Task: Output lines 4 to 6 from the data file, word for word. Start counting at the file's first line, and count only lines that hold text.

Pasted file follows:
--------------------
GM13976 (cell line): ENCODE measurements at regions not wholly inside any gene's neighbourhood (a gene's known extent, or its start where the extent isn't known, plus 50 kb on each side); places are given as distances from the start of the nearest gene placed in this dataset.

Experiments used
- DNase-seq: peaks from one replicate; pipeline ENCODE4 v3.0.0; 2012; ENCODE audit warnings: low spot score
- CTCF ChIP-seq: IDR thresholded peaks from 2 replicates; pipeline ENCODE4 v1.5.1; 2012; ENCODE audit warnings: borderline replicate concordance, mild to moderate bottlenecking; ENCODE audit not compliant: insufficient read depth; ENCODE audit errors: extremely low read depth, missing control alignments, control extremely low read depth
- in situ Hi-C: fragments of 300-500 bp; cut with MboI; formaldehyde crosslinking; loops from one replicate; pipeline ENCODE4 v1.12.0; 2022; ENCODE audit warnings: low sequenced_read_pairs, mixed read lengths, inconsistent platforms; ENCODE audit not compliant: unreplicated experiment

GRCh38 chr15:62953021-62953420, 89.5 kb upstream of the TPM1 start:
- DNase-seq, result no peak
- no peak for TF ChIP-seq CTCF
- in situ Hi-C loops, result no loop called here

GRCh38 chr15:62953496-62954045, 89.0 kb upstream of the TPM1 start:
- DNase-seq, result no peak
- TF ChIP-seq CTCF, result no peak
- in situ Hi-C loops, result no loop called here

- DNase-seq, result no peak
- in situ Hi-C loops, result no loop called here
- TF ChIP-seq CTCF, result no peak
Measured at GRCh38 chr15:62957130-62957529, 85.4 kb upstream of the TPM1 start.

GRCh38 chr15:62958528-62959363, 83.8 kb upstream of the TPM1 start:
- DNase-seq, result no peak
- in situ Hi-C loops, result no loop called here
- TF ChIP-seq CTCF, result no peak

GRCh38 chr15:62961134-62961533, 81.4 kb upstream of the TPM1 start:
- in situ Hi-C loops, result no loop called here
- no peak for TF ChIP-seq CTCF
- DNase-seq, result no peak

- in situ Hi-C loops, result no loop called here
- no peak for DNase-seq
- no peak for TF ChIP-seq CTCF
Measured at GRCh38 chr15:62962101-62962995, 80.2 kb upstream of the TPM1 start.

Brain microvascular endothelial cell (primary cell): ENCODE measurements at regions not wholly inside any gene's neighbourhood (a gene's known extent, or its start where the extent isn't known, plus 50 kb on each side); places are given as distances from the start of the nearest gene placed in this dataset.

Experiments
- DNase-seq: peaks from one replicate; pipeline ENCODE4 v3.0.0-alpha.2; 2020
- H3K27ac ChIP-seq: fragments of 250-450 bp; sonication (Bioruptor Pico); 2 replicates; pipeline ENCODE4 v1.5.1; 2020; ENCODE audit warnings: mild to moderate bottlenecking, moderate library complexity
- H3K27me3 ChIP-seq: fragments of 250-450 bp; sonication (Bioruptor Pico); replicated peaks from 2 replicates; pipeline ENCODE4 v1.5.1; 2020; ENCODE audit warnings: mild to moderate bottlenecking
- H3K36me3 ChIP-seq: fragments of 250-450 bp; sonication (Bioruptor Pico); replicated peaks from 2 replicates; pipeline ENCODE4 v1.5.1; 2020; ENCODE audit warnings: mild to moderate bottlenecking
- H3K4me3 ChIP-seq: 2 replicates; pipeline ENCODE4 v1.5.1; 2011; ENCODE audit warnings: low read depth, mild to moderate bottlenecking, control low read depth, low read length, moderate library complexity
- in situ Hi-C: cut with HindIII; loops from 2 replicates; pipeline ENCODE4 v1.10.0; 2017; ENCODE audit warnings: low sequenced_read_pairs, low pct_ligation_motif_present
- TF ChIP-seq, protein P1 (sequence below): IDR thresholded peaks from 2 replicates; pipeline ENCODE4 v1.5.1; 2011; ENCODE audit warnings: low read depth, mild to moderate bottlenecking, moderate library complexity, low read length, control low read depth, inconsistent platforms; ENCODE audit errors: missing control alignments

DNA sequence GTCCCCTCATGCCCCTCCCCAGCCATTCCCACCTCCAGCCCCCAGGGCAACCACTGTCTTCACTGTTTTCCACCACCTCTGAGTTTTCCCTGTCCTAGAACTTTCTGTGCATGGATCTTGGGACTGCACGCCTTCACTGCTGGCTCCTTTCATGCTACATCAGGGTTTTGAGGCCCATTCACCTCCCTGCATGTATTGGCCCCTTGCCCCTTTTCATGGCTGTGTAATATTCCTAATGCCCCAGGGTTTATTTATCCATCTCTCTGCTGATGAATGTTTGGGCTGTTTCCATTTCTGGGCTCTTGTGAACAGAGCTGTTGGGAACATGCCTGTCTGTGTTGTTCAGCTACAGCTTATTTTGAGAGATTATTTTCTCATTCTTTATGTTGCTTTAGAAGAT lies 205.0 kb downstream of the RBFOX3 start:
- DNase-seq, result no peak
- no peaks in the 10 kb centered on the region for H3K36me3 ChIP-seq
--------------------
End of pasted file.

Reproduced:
- CTCF ChIP-seq: IDR thresholded peaks from 2 replicates; pipeline ENCODE4 v1.5.1; 2012; ENCODE audit warnings: borderline replicate concordance, mild to moderate bottlenecking; ENCODE audit not compliant: insufficient read depth; ENCODE audit errors: extremely low read depth, missing control alignments, control extremely low read depth
- in situ Hi-C: fragments of 300-500 bp; cut with MboI; formaldehyde crosslinking; loops from one replicate; pipeline ENCODE4 v1.12.0; 2022; ENCODE audit warnings: low sequenced_read_pairs, mixed read lengths, inconsistent platforms; ENCODE audit not compliant: unreplicated experiment

GRCh38 chr15:62953021-62953420, 89.5 kb upstream of the TPM1 start: